“I would like to compliment you on the training your students receive. I had the pleasure or working with several of your students in the past few days. I was impressed by the maturity level displayed by this group vs. years in the business. Not only did they perform well in respective matches, but they took the time to help me reset the ring, boards, and canvas at a recent TV taping they were involved in. I am happy to know that someone is bringing people into the business with the correct mindset and not just promising pie in the sky. If you need an endorsement for your students from a(n) outsider, I would be happy to recommend them.”
Jim Knippenberg, Cincinnati Enquirer, January 13, 2000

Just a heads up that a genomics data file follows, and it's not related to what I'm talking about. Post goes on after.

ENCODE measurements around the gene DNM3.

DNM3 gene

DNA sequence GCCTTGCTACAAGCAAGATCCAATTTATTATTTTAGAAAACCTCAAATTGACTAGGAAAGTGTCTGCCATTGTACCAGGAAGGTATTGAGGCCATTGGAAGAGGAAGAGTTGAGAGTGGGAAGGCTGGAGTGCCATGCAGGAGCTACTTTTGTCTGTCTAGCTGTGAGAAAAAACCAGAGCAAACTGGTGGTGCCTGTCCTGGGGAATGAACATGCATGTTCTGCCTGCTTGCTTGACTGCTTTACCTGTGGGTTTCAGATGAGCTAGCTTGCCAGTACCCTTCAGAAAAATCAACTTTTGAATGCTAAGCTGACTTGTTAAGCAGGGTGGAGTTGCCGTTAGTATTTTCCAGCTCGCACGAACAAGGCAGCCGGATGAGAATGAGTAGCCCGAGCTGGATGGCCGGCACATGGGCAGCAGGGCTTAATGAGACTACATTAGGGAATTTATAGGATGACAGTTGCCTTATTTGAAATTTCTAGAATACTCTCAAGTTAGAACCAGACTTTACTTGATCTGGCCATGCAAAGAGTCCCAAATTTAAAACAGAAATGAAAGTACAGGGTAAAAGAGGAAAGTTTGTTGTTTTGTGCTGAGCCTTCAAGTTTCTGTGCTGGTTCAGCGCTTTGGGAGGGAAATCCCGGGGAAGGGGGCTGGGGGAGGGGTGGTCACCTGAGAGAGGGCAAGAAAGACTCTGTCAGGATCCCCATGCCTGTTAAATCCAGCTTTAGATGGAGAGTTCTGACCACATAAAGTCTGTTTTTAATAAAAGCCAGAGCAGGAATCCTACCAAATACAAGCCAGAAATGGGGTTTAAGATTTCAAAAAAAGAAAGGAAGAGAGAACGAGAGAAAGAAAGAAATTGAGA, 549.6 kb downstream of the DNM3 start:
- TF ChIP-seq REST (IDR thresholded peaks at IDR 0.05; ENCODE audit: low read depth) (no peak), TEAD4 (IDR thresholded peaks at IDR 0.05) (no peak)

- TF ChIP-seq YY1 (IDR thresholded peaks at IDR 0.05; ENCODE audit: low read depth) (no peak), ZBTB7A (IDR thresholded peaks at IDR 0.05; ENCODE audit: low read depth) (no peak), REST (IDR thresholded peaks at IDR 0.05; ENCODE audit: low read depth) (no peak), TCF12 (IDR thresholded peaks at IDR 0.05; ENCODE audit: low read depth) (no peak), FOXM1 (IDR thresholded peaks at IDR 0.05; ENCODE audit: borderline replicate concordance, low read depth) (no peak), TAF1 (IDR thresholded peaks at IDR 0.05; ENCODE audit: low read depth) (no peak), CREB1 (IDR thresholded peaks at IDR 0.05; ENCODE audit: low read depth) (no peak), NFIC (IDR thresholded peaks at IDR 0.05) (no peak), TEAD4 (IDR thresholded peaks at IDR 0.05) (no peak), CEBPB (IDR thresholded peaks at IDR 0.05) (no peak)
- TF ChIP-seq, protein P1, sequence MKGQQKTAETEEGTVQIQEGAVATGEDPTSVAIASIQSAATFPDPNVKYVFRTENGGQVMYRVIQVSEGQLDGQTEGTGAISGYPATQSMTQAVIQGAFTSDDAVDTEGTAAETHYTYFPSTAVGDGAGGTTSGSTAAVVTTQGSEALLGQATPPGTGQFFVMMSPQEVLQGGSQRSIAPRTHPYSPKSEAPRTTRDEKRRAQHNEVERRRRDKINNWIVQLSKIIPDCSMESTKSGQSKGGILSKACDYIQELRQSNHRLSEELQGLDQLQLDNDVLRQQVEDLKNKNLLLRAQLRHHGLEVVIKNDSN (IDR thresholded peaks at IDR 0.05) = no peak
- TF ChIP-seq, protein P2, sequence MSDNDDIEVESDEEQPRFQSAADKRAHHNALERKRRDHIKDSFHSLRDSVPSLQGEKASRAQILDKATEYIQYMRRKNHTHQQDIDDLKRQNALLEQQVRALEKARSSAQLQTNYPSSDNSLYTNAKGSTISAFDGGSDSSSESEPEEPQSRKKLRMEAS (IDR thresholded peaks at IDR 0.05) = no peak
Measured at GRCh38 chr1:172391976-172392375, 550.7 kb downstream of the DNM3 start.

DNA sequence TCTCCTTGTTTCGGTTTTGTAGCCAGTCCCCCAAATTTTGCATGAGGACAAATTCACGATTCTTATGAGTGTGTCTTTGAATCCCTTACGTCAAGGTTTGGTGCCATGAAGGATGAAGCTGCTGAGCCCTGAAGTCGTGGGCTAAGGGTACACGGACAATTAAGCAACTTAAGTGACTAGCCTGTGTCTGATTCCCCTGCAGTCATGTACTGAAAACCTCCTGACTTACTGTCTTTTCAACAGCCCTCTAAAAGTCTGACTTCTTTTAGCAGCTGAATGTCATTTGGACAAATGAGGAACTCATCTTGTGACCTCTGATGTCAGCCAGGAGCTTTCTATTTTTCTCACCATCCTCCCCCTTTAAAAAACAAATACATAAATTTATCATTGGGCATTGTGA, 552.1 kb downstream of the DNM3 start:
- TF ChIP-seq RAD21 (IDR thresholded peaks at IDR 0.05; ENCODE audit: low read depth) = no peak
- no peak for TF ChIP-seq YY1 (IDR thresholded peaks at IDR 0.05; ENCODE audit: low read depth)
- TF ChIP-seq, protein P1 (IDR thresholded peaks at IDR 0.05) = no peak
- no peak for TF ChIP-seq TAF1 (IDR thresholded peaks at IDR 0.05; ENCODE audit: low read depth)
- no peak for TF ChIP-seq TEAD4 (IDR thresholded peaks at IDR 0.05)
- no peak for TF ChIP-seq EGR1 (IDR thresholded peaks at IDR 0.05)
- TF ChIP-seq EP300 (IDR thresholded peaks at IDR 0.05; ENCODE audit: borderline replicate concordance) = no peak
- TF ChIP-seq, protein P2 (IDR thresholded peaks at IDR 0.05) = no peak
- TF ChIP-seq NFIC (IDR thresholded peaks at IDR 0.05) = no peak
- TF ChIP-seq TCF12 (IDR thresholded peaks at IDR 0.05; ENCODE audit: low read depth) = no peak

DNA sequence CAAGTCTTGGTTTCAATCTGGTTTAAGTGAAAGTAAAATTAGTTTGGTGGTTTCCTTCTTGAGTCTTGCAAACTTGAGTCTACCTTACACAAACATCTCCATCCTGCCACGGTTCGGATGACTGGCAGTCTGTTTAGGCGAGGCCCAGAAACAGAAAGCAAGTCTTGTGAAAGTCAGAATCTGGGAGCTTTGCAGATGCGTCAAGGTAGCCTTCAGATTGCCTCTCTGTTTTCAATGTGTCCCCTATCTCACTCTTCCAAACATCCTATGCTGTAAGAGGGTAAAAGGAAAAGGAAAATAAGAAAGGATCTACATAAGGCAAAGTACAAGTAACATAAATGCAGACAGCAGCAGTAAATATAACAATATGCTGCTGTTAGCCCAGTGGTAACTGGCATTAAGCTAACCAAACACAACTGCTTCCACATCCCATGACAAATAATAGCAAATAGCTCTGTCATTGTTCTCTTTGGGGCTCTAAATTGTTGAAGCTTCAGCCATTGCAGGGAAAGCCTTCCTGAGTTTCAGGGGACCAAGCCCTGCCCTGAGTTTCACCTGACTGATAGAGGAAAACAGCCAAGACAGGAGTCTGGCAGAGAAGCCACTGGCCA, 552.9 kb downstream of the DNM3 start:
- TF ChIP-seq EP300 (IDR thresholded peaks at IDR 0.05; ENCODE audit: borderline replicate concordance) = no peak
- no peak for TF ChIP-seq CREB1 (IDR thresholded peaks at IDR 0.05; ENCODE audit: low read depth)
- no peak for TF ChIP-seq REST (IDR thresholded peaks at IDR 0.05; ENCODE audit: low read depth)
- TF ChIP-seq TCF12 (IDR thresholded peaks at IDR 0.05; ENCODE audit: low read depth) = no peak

“Like the saying goes, teach ’em to grunt and slam bodies loudly enough and the world will beat down your door. Witness Les Thatcher, owner of Main Event Pro Wrestling Camp, the Evendale school of hard knocks that teaches aspiring wrestlers how to take a hit without getting permanently creamed. Last year, Thatcher was all over national TV: Banks Tarver, producer of MTV’s Real Life was here several times for a 90-minute show that ran in August. ABC’s 20/20 Downtown spent three days there in September for a mid-December segment. Now this: MSNBC producer Alexis Claiborn arrived Tuesday and remains through today, working on a “how to become a pro wrestler” feature. Focus is on workouts, training exercises and the moves a pro needs to learn. Thatcher says Claiborn will return January 22 to shoot trainee B.J. Whitmer in his first match. It set to air in late February or early March, Thatcher says.